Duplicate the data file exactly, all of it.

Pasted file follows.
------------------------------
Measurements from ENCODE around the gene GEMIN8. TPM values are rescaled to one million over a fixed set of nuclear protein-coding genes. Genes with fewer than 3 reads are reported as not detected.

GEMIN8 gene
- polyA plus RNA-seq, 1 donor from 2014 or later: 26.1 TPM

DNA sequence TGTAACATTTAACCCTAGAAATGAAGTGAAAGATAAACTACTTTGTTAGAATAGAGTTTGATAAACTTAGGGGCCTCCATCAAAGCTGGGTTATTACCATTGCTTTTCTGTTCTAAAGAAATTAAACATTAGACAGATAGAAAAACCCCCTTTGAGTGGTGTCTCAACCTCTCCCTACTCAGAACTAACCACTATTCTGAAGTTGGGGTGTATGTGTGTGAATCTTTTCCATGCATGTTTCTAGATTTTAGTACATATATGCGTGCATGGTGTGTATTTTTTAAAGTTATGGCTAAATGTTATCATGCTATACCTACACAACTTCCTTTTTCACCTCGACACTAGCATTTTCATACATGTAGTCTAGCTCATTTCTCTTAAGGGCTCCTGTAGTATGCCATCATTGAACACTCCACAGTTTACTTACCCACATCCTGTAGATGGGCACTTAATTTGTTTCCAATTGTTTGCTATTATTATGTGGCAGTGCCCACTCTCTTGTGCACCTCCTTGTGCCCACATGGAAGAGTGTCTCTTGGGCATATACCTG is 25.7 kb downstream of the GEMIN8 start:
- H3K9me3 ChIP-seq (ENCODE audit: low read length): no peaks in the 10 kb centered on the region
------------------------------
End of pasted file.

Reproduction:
Measurements from ENCODE around the gene GEMIN8. TPM values are rescaled to one million over a fixed set of nuclear protein-coding genes. Genes with fewer than 3 reads are reported as not detected.

GEMIN8 gene
- polyA plus RNA-seq, 1 donor from 2014 or later: 26.1 TPM

DNA sequence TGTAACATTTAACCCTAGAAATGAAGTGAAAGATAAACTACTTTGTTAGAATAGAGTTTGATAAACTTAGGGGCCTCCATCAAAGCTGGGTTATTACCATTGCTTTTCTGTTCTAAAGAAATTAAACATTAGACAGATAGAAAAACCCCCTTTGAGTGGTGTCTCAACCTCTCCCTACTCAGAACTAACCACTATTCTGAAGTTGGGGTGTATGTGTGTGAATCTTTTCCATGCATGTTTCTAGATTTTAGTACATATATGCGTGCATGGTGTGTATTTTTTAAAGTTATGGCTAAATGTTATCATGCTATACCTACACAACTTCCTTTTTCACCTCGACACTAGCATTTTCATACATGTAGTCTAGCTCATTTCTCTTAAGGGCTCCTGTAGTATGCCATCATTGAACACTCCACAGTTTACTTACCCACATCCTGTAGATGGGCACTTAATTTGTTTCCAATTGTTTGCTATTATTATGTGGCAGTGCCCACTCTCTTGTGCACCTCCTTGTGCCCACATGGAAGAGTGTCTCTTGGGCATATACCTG is 25.7 kb downstream of the GEMIN8 start:
- H3K9me3 ChIP-seq (ENCODE audit: low read length): no peaks in the 10 kb centered on the region